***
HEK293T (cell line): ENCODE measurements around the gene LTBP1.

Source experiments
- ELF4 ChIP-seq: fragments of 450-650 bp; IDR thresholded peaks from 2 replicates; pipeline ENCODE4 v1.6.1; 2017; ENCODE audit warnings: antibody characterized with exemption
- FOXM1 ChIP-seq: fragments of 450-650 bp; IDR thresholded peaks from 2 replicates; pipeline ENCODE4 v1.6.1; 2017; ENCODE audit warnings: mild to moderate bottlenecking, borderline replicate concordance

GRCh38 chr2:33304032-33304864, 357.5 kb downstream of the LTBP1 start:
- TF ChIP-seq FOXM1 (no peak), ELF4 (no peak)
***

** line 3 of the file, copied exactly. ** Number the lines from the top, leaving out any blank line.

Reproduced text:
- ELF4 ChIP-seq: fragments of 450-650 bp; IDR thresholded peaks from 2 replicates; pipeline ENCODE4 v1.6.1; 2017; ENCODE audit warnings: antibody characterized with exemption